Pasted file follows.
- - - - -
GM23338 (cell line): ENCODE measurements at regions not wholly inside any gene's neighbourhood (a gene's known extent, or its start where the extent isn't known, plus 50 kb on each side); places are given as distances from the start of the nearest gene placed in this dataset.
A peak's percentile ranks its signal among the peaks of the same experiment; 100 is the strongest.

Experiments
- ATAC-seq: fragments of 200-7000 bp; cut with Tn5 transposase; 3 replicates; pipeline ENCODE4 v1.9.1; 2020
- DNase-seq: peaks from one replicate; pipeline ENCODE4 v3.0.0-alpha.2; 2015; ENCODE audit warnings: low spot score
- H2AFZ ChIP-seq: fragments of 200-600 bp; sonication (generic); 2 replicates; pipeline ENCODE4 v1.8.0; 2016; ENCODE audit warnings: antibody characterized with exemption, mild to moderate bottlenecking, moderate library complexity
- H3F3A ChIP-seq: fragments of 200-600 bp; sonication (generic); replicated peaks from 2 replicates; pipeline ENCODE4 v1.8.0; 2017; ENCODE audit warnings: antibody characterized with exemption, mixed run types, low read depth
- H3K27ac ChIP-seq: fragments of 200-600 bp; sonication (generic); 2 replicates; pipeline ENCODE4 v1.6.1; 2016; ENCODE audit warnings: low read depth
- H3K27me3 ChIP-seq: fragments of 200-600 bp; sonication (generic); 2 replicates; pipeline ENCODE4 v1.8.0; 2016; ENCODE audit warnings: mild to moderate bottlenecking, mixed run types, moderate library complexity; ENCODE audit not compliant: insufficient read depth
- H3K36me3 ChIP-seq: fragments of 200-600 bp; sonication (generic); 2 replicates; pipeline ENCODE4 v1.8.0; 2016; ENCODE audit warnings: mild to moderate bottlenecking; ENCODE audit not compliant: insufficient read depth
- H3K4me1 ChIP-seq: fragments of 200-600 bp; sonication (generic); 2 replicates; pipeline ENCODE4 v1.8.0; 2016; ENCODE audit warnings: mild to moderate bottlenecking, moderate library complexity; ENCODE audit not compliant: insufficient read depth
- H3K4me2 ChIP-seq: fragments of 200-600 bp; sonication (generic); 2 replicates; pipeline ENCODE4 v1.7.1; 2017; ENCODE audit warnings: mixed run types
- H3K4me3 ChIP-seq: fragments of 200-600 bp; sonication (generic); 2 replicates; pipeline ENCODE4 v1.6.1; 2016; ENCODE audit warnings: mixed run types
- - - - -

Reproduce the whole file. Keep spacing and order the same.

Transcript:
GM23338 (cell line): ENCODE measurements at regions not wholly inside any gene's neighbourhood (a gene's known extent, or its start where the extent isn't known, plus 50 kb on each side); places are given as distances from the start of the nearest gene placed in this dataset.
A peak's percentile ranks its signal among the peaks of the same experiment; 100 is the strongest.

Experiments
- ATAC-seq: fragments of 200-7000 bp; cut with Tn5 transposase; 3 replicates; pipeline ENCODE4 v1.9.1; 2020
- DNase-seq: peaks from one replicate; pipeline ENCODE4 v3.0.0-alpha.2; 2015; ENCODE audit warnings: low spot score
- H2AFZ ChIP-seq: fragments of 200-600 bp; sonication (generic); 2 replicates; pipeline ENCODE4 v1.8.0; 2016; ENCODE audit warnings: antibody characterized with exemption, mild to moderate bottlenecking, moderate library complexity
- H3F3A ChIP-seq: fragments of 200-600 bp; sonication (generic); replicated peaks from 2 replicates; pipeline ENCODE4 v1.8.0; 2017; ENCODE audit warnings: antibody characterized with exemption, mixed run types, low read depth
- H3K27ac ChIP-seq: fragments of 200-600 bp; sonication (generic); 2 replicates; pipeline ENCODE4 v1.6.1; 2016; ENCODE audit warnings: low read depth
- H3K27me3 ChIP-seq: fragments of 200-600 bp; sonication (generic); 2 replicates; pipeline ENCODE4 v1.8.0; 2016; ENCODE audit warnings: mild to moderate bottlenecking, mixed run types, moderate library complexity; ENCODE audit not compliant: insufficient read depth
- H3K36me3 ChIP-seq: fragments of 200-600 bp; sonication (generic); 2 replicates; pipeline ENCODE4 v1.8.0; 2016; ENCODE audit warnings: mild to moderate bottlenecking; ENCODE audit not compliant: insufficient read depth
- H3K4me1 ChIP-seq: fragments of 200-600 bp; sonication (generic); 2 replicates; pipeline ENCODE4 v1.8.0; 2016; ENCODE audit warnings: mild to moderate bottlenecking, moderate library complexity; ENCODE audit not compliant: insufficient read depth
- H3K4me2 ChIP-seq: fragments of 200-600 bp; sonication (generic); 2 replicates; pipeline ENCODE4 v1.7.1; 2017; ENCODE audit warnings: mixed run types
- H3K4me3 ChIP-seq: fragments of 200-600 bp; sonication (generic); 2 replicates; pipeline ENCODE4 v1.6.1; 2016; ENCODE audit warnings: mixed run types